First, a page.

Born 6th July 1878 as the son of Right Hon. Lord Kinross. He served in the Cheltenham Cadet Corps and while studying at Oxford University he joined the Oxford University Volunteer Corps. He served with the 2nd Battalion Highland Light Infantry for two weeks in 1902. He resigned his commission on 19th November 1904.
2ND LIEUTENANT RICHARD HENRY MONCREIFF
APPOINTED: 20 MARCH 1901
Moncrieff was born on 10th March 1882 as the son of the Hon. F. J. Moncreiff and grandson of the Right Hon. Lord Moncreiff. He was promoted to Lieutenant on 28th May 1904 and to Captain on 14th of March 1908. He commanded C Company during the Second Battle for Ypres and later at High Wood, where he was wounded. He was given the Territorial Medal from Princes Mary on September 1919.
2ND LIEUTENANT DAVID H. C. CAMPBELL
APPOINTED: 7 DECEMBER 1901
Born 15th May 1884 as the son of Patrick W. Campbell. He resigned from the battalion on 8th February 1905.
LIEUTENANT WALTER SCOTT S. LYON.
FIRST ADVOCAT KILLED IN ACTION
LIEUTENANT WALTER SCOTT STUART LYON
Walter Scott Stuart Lyon was born at Springfield, NorthBerwick in 1886. His father was an Architect, who practised mainly in England but who had offices in India Street, Edinburgh – one of his surviving designs is for Findynate House, Aberfeldy. Lyon‟s father died when he was eight and his mother moved to Tantallon Lodge, North Berwick, by 1911. Walter had four brothers, all of whom (including himself) studied at Haileybury College and he later went to Balliol College, Oxford, to study Classics, followed by Edinburgh University for his law degree; he graduated LLB in 1912 and was admitted to the Faculty in December.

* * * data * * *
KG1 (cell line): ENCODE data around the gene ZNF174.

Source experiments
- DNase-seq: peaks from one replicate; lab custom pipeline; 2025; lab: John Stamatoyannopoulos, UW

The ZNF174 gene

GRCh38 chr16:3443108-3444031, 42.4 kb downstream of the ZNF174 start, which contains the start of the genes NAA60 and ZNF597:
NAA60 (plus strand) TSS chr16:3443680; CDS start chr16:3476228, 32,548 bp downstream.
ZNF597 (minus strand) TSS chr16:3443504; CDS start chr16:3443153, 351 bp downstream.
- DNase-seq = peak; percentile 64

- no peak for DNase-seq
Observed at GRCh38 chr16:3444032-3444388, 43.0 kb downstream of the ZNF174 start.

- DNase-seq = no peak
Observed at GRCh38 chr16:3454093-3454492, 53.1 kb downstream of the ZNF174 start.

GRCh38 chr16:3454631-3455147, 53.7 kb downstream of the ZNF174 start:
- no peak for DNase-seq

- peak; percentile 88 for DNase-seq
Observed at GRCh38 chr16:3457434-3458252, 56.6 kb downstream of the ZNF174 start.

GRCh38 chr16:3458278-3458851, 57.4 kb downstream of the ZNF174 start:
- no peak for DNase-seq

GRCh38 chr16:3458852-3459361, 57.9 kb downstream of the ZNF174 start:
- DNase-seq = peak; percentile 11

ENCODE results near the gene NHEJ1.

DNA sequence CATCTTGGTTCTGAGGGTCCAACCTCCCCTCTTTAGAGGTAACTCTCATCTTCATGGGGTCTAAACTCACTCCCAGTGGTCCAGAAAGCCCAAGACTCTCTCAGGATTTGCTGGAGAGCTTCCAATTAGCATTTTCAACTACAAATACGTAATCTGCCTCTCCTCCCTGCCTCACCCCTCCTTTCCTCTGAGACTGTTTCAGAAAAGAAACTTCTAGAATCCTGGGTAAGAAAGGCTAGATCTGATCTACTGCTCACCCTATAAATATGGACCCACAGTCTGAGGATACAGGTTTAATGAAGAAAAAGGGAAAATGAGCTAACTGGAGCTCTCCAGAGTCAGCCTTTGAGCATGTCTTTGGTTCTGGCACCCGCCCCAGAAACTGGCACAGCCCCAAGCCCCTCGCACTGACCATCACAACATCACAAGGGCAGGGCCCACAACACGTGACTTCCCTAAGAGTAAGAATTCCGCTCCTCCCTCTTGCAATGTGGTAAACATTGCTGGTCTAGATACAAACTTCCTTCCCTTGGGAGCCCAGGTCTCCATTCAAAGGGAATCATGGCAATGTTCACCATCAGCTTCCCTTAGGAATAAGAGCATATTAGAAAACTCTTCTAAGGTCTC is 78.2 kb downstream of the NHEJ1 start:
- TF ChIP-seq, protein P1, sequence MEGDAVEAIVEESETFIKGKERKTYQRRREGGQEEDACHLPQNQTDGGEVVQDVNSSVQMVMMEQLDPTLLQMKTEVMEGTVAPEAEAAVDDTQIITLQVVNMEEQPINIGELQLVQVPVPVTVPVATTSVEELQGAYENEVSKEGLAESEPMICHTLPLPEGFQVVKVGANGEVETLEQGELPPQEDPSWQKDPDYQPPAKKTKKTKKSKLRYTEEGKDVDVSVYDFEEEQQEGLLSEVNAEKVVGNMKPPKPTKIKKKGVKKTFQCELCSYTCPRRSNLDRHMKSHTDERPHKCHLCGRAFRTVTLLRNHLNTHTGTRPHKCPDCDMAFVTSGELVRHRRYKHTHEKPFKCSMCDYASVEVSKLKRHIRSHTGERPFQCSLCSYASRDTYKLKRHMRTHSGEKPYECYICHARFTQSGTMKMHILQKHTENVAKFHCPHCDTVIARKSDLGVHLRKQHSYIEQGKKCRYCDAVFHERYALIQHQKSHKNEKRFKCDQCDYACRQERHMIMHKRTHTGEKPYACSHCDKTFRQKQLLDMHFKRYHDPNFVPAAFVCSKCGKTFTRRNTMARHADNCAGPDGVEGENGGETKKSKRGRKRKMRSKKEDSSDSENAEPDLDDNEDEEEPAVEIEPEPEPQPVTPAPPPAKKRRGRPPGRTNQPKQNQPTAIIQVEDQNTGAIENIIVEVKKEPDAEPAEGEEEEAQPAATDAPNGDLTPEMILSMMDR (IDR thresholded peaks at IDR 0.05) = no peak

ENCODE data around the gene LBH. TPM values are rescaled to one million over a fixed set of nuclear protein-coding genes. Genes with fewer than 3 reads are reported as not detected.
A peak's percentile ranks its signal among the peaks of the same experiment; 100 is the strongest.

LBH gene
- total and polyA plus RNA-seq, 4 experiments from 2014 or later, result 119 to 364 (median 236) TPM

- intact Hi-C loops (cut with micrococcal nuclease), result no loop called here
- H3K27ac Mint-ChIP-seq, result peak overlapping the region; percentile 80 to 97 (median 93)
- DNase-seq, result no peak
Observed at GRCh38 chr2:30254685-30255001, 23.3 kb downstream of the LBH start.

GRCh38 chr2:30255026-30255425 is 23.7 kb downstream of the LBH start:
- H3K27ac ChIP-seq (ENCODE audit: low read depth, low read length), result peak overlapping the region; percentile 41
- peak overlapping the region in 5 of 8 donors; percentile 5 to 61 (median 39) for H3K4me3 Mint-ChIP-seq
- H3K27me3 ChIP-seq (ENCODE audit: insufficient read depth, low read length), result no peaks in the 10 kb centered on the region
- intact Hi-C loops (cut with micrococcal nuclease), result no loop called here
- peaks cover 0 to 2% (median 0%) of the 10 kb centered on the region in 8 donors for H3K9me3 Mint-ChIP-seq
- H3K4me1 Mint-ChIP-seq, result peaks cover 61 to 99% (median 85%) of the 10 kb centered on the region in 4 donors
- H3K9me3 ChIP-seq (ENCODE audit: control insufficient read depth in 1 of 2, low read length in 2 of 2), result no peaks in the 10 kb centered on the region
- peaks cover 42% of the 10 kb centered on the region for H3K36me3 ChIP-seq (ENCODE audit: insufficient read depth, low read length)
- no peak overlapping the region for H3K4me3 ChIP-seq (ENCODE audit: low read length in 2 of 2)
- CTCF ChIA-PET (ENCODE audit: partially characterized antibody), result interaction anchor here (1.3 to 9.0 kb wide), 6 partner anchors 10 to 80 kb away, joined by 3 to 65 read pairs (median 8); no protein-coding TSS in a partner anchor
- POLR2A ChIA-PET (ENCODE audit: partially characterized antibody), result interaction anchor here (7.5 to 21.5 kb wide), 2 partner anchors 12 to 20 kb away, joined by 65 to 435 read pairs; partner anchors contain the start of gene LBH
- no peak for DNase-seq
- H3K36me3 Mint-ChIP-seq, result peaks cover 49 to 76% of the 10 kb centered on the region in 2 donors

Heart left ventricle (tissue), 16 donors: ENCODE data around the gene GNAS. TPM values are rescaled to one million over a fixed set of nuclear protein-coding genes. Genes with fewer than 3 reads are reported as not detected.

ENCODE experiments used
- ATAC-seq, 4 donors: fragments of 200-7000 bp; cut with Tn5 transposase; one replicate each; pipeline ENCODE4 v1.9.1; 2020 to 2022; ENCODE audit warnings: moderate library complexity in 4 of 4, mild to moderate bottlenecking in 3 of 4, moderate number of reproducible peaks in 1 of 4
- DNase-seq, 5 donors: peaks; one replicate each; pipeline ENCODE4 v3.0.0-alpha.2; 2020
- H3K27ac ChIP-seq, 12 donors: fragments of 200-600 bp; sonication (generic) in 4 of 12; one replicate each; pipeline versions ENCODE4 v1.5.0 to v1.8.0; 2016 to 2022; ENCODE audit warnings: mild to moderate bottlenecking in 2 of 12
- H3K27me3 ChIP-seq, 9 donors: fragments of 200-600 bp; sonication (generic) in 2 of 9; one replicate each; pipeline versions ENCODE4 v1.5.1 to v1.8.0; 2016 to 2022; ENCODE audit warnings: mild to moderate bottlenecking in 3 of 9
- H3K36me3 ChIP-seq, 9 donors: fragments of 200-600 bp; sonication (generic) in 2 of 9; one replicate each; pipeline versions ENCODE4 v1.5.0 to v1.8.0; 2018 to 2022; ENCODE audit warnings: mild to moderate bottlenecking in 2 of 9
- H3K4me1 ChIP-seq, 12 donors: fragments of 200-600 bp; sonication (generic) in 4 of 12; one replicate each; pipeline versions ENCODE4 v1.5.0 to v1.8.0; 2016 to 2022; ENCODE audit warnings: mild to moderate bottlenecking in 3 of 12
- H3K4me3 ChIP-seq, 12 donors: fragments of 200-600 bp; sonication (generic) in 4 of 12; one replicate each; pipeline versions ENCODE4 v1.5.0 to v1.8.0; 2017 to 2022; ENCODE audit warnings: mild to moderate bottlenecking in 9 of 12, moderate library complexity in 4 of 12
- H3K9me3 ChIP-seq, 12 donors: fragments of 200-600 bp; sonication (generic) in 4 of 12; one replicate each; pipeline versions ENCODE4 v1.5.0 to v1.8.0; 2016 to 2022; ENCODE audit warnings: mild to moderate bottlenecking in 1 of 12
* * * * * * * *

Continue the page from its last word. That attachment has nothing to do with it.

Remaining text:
In 1902 he had been enlisted in the military as a cadet in the Haileybury Officer training corps and continued with the Oxford University OTC and finally joined the 9th Royal Scots in 1910. Three years later he was promoted to Lieutenant. In August 1914, he was mobilised and landed in France on 26 February 1915. Previous he obtained a job as staff Captain in the Lothian Brigade, but because his friends would go to the front, he resigned this position, falling back to his old rank of lieutenant.